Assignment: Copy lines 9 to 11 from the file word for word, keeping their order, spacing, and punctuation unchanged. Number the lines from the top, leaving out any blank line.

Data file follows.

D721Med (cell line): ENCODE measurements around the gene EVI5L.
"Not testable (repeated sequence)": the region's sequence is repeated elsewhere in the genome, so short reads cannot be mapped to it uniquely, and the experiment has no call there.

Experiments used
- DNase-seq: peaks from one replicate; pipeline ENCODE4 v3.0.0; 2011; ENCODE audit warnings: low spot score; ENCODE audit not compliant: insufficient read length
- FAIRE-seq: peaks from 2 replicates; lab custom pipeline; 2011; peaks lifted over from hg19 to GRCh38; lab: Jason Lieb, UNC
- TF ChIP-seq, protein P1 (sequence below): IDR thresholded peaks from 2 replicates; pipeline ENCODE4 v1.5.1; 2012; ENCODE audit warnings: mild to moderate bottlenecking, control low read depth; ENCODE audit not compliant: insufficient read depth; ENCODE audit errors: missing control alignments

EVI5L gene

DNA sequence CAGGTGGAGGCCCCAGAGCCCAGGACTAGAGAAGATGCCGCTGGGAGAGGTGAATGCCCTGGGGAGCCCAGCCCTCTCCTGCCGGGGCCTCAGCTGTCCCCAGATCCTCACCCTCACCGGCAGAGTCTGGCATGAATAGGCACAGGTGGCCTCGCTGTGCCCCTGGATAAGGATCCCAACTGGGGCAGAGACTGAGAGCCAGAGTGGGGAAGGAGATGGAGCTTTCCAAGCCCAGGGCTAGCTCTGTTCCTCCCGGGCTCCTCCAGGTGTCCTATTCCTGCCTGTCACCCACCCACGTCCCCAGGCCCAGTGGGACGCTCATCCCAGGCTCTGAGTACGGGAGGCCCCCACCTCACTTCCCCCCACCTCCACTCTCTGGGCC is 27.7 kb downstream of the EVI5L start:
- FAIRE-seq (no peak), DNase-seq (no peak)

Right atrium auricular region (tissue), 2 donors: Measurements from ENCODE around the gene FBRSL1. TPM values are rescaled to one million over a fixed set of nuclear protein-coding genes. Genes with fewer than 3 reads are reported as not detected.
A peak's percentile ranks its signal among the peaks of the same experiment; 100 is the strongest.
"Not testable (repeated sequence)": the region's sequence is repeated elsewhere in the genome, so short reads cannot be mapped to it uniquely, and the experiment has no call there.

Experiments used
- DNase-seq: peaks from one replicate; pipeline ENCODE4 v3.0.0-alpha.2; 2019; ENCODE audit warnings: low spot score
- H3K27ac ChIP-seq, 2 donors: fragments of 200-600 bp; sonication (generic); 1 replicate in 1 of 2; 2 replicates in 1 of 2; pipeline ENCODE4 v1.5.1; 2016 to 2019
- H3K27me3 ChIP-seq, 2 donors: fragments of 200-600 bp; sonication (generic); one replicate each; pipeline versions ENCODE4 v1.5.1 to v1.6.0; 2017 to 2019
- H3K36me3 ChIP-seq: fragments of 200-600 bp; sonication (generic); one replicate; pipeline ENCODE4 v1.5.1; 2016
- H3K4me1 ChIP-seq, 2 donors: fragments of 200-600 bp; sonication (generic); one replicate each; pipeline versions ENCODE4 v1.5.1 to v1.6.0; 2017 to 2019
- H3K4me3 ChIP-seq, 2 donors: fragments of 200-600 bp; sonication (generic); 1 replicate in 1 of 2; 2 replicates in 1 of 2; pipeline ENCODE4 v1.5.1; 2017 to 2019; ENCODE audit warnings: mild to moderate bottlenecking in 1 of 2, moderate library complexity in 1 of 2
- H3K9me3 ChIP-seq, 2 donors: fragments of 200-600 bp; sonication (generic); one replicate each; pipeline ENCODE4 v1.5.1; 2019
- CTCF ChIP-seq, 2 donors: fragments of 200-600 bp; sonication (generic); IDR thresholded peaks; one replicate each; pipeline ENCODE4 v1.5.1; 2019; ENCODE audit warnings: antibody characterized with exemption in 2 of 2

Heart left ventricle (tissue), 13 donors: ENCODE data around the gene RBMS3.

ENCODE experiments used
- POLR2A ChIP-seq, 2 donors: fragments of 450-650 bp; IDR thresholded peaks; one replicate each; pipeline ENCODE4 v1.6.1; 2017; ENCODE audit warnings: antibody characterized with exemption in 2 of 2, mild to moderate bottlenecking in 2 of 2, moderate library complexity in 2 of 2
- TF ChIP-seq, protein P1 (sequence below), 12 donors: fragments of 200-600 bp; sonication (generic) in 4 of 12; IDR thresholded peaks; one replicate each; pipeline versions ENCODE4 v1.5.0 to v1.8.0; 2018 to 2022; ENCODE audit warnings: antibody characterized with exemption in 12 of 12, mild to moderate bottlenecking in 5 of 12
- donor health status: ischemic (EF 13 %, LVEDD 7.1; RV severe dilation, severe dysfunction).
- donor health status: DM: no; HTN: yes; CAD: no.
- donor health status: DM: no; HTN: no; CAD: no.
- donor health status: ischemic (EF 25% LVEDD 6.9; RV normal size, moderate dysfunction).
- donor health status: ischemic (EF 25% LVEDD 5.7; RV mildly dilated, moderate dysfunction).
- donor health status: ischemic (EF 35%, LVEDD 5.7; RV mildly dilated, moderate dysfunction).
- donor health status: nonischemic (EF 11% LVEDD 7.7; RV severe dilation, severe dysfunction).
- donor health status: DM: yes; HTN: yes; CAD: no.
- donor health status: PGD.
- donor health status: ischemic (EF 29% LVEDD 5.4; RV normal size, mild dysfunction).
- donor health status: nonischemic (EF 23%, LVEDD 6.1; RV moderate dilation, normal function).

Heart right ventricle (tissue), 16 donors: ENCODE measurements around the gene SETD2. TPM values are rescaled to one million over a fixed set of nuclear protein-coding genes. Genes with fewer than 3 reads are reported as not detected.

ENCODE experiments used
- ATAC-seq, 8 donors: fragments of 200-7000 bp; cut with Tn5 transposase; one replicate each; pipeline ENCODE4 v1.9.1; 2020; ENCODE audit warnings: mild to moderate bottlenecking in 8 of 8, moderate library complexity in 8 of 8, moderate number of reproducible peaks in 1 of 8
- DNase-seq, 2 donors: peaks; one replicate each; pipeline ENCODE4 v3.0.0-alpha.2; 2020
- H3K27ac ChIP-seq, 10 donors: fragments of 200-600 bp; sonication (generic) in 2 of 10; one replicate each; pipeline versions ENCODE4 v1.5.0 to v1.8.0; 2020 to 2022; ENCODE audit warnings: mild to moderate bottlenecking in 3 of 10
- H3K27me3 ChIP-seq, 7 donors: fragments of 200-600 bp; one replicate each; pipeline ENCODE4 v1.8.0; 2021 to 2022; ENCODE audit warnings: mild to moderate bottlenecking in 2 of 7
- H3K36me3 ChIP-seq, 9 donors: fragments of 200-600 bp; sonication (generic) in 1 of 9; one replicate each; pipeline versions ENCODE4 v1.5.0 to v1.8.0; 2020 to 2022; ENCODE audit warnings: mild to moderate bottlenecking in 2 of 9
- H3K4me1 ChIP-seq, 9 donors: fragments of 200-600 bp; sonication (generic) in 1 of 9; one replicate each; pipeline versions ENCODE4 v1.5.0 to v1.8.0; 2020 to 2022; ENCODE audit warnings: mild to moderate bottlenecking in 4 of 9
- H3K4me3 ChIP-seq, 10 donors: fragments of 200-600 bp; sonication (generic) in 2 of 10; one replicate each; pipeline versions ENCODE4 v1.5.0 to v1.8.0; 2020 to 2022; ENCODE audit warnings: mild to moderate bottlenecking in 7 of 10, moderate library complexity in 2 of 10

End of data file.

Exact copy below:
- FAIRE-seq (no peak), DNase-seq (no peak)

Right atrium auricular region (tissue), 2 donors: Measurements from ENCODE around the gene FBRSL1. TPM values are rescaled to one million over a fixed set of nuclear protein-coding genes. Genes with fewer than 3 reads are reported as not detected.
A peak's percentile ranks its signal among the peaks of the same experiment; 100 is the strongest.